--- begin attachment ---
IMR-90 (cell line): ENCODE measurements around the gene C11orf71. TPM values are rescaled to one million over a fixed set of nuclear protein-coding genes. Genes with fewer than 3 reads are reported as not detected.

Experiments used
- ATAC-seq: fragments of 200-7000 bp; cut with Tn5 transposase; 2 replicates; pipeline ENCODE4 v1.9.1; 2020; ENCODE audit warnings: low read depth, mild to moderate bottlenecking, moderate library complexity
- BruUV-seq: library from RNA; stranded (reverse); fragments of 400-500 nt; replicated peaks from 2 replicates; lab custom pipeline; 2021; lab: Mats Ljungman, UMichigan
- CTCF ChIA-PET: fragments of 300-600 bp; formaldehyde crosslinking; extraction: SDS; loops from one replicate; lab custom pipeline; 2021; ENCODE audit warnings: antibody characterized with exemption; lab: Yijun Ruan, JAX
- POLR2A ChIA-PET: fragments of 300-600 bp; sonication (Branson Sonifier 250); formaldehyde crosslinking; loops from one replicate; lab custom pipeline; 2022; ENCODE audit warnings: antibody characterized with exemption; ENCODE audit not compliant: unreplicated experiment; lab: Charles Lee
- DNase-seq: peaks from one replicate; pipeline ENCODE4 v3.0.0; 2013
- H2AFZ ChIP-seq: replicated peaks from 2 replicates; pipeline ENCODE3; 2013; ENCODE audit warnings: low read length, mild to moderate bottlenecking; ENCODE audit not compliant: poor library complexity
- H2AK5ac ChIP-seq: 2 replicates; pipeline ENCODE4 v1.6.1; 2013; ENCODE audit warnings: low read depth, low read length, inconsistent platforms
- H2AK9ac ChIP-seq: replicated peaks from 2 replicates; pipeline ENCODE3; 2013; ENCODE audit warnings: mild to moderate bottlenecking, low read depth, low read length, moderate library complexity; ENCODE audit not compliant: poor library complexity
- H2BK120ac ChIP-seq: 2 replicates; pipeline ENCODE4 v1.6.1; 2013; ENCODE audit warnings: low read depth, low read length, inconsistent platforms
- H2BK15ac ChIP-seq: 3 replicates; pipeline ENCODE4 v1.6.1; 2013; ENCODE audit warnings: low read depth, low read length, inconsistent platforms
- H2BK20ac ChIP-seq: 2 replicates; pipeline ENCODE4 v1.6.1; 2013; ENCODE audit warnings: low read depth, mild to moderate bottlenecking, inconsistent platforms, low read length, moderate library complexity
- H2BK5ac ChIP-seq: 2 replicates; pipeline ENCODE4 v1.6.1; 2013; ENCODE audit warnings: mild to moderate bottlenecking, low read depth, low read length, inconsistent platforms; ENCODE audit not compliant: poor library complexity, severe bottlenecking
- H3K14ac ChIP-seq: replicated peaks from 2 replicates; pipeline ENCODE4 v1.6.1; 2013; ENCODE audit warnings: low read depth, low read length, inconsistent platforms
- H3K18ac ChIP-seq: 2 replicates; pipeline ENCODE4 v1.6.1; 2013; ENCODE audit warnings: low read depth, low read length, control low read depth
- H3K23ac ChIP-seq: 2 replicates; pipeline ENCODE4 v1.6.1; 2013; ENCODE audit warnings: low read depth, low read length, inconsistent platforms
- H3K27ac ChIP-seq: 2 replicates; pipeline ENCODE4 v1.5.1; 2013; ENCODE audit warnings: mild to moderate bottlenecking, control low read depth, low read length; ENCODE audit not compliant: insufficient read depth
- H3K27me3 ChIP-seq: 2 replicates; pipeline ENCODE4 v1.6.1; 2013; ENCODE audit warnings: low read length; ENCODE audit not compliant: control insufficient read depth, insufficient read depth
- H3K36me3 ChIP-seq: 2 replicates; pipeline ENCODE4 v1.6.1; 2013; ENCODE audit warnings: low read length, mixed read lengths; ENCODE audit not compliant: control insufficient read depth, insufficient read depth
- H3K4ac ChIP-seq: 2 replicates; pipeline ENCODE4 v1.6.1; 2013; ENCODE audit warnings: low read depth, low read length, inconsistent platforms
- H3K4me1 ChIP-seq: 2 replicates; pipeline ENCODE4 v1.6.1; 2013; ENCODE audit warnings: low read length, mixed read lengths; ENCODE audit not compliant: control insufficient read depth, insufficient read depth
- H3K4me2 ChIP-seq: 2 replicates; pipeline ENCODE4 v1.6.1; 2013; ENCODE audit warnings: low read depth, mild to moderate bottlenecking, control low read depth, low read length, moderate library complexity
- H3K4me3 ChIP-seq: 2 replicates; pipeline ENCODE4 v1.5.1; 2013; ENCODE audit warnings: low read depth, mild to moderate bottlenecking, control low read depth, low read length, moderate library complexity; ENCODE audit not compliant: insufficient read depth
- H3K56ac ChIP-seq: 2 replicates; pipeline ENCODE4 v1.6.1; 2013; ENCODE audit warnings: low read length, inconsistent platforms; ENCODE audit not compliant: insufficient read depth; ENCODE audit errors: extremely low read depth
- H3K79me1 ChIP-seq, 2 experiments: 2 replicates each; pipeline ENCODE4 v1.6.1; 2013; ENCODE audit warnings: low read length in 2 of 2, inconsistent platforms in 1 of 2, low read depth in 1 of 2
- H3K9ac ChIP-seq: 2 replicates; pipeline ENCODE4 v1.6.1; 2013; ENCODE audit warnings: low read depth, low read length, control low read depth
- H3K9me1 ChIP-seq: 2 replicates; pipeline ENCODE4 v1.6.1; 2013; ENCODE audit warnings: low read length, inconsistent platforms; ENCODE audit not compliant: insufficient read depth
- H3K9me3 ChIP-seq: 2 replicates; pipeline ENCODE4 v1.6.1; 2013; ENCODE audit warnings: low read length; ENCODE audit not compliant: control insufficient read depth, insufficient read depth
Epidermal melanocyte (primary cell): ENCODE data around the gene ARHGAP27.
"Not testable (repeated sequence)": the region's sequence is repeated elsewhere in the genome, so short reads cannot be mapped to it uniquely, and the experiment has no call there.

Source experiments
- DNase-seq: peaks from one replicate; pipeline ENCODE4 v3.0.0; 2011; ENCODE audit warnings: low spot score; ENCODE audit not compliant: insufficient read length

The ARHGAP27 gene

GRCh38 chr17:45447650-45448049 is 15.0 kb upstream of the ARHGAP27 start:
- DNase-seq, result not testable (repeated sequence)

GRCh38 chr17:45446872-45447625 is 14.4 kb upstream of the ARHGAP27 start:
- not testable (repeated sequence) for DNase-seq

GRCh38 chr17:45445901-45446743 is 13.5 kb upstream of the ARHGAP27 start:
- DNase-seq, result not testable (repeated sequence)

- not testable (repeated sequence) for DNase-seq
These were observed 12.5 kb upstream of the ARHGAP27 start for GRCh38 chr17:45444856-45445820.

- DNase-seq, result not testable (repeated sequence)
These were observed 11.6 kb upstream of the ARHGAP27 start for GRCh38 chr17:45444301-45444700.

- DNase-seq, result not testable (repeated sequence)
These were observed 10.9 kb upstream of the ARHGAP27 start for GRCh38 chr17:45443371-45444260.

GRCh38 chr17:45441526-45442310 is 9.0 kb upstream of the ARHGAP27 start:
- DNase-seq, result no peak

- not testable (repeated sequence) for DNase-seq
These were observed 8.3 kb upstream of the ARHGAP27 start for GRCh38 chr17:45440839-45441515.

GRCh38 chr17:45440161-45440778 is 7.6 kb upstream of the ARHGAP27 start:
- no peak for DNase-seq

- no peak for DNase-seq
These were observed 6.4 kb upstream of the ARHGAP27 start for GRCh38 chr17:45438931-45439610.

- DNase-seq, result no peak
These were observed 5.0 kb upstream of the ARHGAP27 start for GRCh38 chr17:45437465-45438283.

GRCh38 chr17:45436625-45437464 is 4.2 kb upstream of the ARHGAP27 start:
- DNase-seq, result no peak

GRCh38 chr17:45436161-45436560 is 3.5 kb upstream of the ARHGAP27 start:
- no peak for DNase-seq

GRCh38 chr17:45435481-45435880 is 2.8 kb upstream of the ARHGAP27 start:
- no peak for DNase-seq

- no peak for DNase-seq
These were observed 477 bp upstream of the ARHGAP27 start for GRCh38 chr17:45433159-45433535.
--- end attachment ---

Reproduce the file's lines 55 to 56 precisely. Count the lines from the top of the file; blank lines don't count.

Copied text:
- DNase-seq, result no peak
These were observed 5.0 kb upstream of the ARHGAP27 start for GRCh38 chr17:45437465-45438283.